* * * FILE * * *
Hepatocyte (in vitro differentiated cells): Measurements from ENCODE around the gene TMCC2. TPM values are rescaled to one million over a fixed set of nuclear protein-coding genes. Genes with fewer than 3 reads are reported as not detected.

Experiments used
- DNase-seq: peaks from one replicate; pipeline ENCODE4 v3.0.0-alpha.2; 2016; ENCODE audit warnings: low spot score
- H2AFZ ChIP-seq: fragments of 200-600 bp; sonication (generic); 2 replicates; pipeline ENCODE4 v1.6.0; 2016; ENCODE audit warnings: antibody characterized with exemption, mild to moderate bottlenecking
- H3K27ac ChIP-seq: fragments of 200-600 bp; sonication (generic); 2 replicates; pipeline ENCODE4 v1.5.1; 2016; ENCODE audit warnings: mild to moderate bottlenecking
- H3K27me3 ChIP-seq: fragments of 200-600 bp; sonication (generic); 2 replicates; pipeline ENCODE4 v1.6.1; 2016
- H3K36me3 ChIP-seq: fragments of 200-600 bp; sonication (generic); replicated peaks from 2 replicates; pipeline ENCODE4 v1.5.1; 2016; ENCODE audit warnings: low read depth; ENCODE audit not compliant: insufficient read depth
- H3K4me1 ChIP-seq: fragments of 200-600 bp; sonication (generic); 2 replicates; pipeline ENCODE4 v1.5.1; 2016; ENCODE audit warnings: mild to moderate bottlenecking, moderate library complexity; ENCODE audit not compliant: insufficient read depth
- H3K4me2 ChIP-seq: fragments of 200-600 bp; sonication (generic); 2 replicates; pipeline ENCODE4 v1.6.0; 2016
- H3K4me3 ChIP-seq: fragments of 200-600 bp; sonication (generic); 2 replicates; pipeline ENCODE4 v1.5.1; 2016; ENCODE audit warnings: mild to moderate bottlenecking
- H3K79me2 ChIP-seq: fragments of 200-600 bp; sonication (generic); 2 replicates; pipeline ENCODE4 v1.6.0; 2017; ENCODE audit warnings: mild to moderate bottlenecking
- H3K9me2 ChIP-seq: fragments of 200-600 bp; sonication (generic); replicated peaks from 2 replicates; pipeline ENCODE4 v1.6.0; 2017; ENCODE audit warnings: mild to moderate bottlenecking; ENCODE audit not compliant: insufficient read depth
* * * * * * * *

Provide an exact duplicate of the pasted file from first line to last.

Hepatocyte (in vitro differentiated cells): Measurements from ENCODE around the gene TMCC2. TPM values are rescaled to one million over a fixed set of nuclear protein-coding genes. Genes with fewer than 3 reads are reported as not detected.

Experiments used
- DNase-seq: peaks from one replicate; pipeline ENCODE4 v3.0.0-alpha.2; 2016; ENCODE audit warnings: low spot score
- H2AFZ ChIP-seq: fragments of 200-600 bp; sonication (generic); 2 replicates; pipeline ENCODE4 v1.6.0; 2016; ENCODE audit warnings: antibody characterized with exemption, mild to moderate bottlenecking
- H3K27ac ChIP-seq: fragments of 200-600 bp; sonication (generic); 2 replicates; pipeline ENCODE4 v1.5.1; 2016; ENCODE audit warnings: mild to moderate bottlenecking
- H3K27me3 ChIP-seq: fragments of 200-600 bp; sonication (generic); 2 replicates; pipeline ENCODE4 v1.6.1; 2016
- H3K36me3 ChIP-seq: fragments of 200-600 bp; sonication (generic); replicated peaks from 2 replicates; pipeline ENCODE4 v1.5.1; 2016; ENCODE audit warnings: low read depth; ENCODE audit not compliant: insufficient read depth
- H3K4me1 ChIP-seq: fragments of 200-600 bp; sonication (generic); 2 replicates; pipeline ENCODE4 v1.5.1; 2016; ENCODE audit warnings: mild to moderate bottlenecking, moderate library complexity; ENCODE audit not compliant: insufficient read depth
- H3K4me2 ChIP-seq: fragments of 200-600 bp; sonication (generic); 2 replicates; pipeline ENCODE4 v1.6.0; 2016
- H3K4me3 ChIP-seq: fragments of 200-600 bp; sonication (generic); 2 replicates; pipeline ENCODE4 v1.5.1; 2016; ENCODE audit warnings: mild to moderate bottlenecking
- H3K79me2 ChIP-seq: fragments of 200-600 bp; sonication (generic); 2 replicates; pipeline ENCODE4 v1.6.0; 2017; ENCODE audit warnings: mild to moderate bottlenecking
- H3K9me2 ChIP-seq: fragments of 200-600 bp; sonication (generic); replicated peaks from 2 replicates; pipeline ENCODE4 v1.6.0; 2017; ENCODE audit warnings: mild to moderate bottlenecking; ENCODE audit not compliant: insufficient read depth